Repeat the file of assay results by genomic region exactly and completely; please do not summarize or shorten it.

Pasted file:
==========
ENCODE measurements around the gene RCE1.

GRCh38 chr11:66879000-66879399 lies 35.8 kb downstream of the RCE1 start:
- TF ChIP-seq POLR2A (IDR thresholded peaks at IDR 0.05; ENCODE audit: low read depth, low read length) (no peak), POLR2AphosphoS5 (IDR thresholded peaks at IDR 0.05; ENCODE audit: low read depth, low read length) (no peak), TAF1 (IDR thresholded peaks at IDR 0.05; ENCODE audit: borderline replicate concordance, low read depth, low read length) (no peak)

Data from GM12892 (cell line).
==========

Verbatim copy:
ENCODE measurements around the gene RCE1.

GRCh38 chr11:66879000-66879399 lies 35.8 kb downstream of the RCE1 start:
- TF ChIP-seq POLR2A (IDR thresholded peaks at IDR 0.05; ENCODE audit: low read depth, low read length) (no peak), POLR2AphosphoS5 (IDR thresholded peaks at IDR 0.05; ENCODE audit: low read depth, low read length) (no peak), TAF1 (IDR thresholded peaks at IDR 0.05; ENCODE audit: borderline replicate concordance, low read depth, low read length) (no peak)

Data from GM12892 (cell line).